He was arrested and tried for helping to organize the so-called Week of the Barricades, which turned to bloody rioting. He fled to southern France during a court recess and later to Spain, where he joined the Secret Army Organization, an underground band of right-ring military and civilian extremists that used terrorism tactics to fight against Algerian independence.
Raoul Salan, the group’s commander, was a highly decorated French general who had turned against de Gaulle and participated in a failed military coup in Algeria in April 1961. Paul Henissart wrote in his book “Wolves in the City: The Death of French Algeria” (1970) that Mr. Susini regarded Mr. Salan as a “tactician rather than a strategist,” who was better at exploiting circumstances than creating them.
“This seemed a welcome state of affairs to Susini, whose limitless ambition was to create, himself, an entirely new set of circumstances, as part of what he believed was a revolution,” Mr. Henissart wrote.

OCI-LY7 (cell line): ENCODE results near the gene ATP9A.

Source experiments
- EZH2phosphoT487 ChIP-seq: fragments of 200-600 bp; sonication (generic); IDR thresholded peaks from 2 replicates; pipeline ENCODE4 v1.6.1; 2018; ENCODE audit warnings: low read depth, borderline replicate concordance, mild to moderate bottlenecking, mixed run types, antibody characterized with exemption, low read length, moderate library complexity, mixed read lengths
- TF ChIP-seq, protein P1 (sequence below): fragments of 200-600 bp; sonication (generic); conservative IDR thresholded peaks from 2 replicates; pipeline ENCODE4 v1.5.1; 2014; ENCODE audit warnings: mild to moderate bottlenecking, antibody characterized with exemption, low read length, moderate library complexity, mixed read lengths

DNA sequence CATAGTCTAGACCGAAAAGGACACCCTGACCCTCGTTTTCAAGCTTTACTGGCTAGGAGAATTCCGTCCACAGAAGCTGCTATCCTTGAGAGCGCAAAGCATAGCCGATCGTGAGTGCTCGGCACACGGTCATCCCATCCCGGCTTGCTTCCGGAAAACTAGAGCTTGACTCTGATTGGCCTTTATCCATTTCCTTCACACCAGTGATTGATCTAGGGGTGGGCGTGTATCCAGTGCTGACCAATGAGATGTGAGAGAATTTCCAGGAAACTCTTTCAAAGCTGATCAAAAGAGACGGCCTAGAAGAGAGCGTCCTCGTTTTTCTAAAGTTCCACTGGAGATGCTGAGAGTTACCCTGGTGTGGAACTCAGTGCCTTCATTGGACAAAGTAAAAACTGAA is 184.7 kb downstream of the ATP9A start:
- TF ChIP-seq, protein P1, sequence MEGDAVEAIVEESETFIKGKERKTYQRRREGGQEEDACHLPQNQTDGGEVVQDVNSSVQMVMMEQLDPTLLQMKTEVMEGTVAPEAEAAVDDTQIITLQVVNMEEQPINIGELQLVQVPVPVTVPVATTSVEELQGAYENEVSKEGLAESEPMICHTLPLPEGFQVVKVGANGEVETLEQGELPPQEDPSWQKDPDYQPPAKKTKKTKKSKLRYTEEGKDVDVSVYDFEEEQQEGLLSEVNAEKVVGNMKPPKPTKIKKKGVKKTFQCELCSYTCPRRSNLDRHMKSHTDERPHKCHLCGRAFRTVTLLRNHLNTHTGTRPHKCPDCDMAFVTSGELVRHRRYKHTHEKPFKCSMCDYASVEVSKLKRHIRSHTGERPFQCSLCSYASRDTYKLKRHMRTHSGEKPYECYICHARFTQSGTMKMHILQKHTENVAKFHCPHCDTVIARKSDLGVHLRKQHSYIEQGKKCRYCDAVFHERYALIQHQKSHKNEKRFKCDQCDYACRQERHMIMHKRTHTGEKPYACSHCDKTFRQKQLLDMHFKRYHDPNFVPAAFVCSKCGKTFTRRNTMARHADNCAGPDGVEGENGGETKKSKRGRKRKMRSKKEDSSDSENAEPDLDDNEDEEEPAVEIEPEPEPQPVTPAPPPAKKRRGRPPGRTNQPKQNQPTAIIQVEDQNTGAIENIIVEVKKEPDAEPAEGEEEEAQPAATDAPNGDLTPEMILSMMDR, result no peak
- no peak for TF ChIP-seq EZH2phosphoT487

When Mr. Salan was captured in Algiers nearly a year later, The New York Times reported that Mr. Susini was believed to control of “a number of terrorist groups operating against Moslems in the streets of the city. He is believed to be the exponent of the most ruthless wing of the organization.”
Mr. Susini was a compelling speaker and propagandist for the Secret Army, as well as a staunch advocate of bombings and murders to preserve French control of Algeria.
“We sought to mobilize the population and the army for a new coup,” he said, according to an English translation of an interview he gave in 2008 to the French journalist François Malye. “To convince them that his time we can succeed, we must appear in the eyes of all as an army of fighters, a revolutionary party capable — there are precedents — to change the course of history.”
Skinny and fair-haired, Mr. Susini was described by a United Press International…